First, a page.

Life Kit: How To Pick A Baby Name

May 9, 2021

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It's Mother's Day. And if you're expecting a child, you have a decision ahead of you - what to name your new baby. Thankfully, NPR Life Kit reporter Diana Opong has put together a framework to help new parents make that process a little smoother.

Rapper Esoteric On New Album 'Super What?'

May 9, 2021

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Archaeologists discovered the fossilized remains of nine Neanderthals at a prehistoric cave site south of Rome, the Italian Cultural Ministry announced on Saturday.

The oldest of the remains date from between 90,000 and 100,000 years ago, while the other eight are believed to be younger, dating from 50,000 to 68,000 years ago.

Medina Spirit, the horse that won the Kentucky Derby earlier this month, has failed a drug test. It is the latest of a long line of drug test failures by trainer Bob Baffert's horses.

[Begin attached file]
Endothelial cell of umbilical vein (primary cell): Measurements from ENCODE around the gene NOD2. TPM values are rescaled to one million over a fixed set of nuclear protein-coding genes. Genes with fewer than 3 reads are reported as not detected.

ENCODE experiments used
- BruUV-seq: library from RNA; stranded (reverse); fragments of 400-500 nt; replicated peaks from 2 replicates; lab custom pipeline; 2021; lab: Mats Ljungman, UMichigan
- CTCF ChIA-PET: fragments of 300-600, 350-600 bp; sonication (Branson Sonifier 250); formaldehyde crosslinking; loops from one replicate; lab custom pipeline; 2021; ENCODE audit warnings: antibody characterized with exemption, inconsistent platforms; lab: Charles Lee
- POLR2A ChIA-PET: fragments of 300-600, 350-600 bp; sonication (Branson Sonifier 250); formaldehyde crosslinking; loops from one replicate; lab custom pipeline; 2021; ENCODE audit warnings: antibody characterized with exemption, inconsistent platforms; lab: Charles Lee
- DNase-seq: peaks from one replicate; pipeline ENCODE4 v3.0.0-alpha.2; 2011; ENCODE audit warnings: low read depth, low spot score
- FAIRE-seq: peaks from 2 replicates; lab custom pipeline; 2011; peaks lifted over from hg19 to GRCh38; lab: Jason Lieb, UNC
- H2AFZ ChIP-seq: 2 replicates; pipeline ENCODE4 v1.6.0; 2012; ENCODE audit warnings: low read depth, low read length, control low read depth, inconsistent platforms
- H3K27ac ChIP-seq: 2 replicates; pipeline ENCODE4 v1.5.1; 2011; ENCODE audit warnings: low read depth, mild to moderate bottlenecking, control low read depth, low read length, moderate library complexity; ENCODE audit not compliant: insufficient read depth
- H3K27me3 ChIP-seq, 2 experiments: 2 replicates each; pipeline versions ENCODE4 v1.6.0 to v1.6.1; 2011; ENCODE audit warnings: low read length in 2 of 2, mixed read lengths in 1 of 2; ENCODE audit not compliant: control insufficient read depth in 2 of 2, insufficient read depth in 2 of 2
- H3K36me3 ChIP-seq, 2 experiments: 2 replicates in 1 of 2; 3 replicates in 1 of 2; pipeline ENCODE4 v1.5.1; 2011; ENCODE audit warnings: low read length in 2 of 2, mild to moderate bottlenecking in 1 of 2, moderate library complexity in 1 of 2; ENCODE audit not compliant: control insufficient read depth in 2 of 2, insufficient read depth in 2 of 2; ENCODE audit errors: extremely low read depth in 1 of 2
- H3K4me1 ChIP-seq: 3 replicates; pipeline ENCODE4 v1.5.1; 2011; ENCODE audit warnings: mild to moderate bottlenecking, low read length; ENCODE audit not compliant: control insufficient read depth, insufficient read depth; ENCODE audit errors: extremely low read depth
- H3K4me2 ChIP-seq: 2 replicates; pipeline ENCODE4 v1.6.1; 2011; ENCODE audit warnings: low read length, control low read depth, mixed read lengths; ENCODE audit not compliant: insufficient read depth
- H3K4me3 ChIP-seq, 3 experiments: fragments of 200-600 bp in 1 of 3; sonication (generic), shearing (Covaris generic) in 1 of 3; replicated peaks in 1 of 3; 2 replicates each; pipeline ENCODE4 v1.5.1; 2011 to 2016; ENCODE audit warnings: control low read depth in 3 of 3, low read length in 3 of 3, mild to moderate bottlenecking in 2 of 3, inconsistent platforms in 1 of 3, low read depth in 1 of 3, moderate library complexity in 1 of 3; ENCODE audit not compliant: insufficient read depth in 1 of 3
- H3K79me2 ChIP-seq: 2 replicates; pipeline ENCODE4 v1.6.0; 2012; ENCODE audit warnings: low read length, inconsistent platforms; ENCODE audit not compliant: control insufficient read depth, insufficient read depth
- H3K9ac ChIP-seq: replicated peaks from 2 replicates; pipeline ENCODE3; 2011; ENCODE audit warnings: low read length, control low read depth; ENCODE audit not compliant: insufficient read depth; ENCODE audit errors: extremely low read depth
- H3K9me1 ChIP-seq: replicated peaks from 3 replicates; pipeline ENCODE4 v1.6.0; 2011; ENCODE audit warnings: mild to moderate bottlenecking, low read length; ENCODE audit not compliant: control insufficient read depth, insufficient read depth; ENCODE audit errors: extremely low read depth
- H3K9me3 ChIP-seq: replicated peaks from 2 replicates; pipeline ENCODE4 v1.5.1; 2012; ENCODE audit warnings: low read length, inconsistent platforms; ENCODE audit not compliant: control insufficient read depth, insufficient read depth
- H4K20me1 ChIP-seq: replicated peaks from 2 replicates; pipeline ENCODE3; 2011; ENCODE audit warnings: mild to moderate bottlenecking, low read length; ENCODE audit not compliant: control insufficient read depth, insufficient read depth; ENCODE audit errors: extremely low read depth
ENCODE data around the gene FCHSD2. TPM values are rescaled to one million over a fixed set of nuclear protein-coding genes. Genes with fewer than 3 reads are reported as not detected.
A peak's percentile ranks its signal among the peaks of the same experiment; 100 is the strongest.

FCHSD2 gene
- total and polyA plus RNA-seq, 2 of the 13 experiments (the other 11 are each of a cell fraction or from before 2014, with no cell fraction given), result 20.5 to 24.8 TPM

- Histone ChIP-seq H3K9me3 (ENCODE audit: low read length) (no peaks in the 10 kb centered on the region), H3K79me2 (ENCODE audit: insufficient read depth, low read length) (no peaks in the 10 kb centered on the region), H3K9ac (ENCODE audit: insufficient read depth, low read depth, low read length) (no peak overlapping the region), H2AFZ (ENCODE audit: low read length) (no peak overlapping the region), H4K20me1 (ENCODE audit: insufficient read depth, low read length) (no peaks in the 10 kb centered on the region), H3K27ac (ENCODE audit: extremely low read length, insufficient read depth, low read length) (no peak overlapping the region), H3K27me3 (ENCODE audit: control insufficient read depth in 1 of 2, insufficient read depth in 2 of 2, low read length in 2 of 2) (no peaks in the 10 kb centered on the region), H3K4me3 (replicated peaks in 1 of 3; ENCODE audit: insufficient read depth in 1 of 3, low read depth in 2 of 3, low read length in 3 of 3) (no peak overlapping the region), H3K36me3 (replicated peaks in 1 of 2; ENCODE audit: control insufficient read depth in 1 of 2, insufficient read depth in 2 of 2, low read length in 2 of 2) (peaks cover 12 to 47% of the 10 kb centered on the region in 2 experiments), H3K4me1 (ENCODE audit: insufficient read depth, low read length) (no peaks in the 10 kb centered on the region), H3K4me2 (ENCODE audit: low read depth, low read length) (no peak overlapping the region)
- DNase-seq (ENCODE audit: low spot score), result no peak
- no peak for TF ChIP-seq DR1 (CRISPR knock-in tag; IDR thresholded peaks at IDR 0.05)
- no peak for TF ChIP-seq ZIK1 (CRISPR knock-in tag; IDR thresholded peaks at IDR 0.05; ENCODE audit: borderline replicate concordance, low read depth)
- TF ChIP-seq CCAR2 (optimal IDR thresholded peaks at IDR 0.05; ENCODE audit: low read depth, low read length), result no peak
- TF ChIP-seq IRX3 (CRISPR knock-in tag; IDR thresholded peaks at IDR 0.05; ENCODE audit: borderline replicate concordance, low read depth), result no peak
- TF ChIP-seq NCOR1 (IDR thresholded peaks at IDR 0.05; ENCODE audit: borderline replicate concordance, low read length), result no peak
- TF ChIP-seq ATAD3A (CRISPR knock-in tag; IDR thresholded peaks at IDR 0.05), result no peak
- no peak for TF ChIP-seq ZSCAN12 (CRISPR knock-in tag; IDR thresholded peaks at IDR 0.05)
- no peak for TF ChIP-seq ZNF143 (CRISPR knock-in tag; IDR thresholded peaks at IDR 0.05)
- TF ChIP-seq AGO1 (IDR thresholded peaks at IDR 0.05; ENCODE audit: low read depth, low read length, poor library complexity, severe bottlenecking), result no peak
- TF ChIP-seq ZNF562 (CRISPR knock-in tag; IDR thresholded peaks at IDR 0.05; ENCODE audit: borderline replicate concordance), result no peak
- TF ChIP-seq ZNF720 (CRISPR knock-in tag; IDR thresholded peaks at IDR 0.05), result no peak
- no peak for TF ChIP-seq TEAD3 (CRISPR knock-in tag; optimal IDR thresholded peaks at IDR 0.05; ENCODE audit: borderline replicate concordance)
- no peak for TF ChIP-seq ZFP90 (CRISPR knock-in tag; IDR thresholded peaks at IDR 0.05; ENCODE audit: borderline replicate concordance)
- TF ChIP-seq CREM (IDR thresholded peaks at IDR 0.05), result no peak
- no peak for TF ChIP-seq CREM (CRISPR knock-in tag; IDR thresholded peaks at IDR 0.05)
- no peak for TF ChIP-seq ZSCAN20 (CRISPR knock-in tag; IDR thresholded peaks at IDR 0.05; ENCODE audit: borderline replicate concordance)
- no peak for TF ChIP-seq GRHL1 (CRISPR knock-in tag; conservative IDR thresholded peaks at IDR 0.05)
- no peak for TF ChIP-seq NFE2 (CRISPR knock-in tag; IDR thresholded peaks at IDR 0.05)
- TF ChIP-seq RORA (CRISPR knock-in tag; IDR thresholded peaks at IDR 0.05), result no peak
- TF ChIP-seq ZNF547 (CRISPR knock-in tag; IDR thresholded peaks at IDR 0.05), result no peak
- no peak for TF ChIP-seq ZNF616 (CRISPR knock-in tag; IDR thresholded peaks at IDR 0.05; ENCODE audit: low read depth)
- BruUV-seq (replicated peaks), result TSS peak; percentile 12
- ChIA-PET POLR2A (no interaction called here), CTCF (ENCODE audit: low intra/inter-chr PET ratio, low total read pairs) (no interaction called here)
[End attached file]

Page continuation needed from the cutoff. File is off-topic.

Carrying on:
Violence, which has been ongoing for several nights, continued in Jerusalem as Palestinians clashed with Israeli police on Saturday, leaving many injured.

Protesters threw rocks and water bottles at police. Officers responded with rubber bullets, stun grenades and water cannons.

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A dip in a pool is one of life's pleasures. With more than 10 million residential pools and more than 300,000 public pools in the U.S., it's a pleasure that can be had, except there's now another shortage.